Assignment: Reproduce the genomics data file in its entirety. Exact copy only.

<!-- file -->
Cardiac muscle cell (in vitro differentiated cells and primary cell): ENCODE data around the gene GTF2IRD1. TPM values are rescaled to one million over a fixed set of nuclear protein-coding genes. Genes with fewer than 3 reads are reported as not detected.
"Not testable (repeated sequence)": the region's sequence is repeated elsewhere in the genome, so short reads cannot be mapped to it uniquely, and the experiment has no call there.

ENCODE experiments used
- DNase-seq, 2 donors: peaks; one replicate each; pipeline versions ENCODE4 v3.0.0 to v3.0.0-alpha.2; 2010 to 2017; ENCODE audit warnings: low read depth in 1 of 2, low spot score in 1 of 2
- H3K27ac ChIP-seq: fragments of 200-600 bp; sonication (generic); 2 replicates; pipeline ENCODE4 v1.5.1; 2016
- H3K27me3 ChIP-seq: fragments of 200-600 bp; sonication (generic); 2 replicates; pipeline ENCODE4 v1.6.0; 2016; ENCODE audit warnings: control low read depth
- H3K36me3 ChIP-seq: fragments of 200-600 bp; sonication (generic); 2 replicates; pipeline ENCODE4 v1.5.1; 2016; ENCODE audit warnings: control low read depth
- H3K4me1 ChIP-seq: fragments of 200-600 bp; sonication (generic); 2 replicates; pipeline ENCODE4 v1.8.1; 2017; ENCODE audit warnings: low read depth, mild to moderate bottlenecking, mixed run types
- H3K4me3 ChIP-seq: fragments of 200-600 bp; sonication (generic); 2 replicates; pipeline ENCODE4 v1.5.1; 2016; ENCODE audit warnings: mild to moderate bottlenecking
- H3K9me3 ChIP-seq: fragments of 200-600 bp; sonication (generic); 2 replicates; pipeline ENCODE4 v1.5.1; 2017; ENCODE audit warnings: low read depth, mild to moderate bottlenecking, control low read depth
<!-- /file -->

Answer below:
Cardiac muscle cell (in vitro differentiated cells and primary cell): ENCODE data around the gene GTF2IRD1. TPM values are rescaled to one million over a fixed set of nuclear protein-coding genes. Genes with fewer than 3 reads are reported as not detected.
"Not testable (repeated sequence)": the region's sequence is repeated elsewhere in the genome, so short reads cannot be mapped to it uniquely, and the experiment has no call there.

ENCODE experiments used
- DNase-seq, 2 donors: peaks; one replicate each; pipeline versions ENCODE4 v3.0.0 to v3.0.0-alpha.2; 2010 to 2017; ENCODE audit warnings: low read depth in 1 of 2, low spot score in 1 of 2
- H3K27ac ChIP-seq: fragments of 200-600 bp; sonication (generic); 2 replicates; pipeline ENCODE4 v1.5.1; 2016
- H3K27me3 ChIP-seq: fragments of 200-600 bp; sonication (generic); 2 replicates; pipeline ENCODE4 v1.6.0; 2016; ENCODE audit warnings: control low read depth
- H3K36me3 ChIP-seq: fragments of 200-600 bp; sonication (generic); 2 replicates; pipeline ENCODE4 v1.5.1; 2016; ENCODE audit warnings: control low read depth
- H3K4me1 ChIP-seq: fragments of 200-600 bp; sonication (generic); 2 replicates; pipeline ENCODE4 v1.8.1; 2017; ENCODE audit warnings: low read depth, mild to moderate bottlenecking, mixed run types
- H3K4me3 ChIP-seq: fragments of 200-600 bp; sonication (generic); 2 replicates; pipeline ENCODE4 v1.5.1; 2016; ENCODE audit warnings: mild to moderate bottlenecking
- H3K9me3 ChIP-seq: fragments of 200-600 bp; sonication (generic); 2 replicates; pipeline ENCODE4 v1.5.1; 2017; ENCODE audit warnings: low read depth, mild to moderate bottlenecking, control low read depth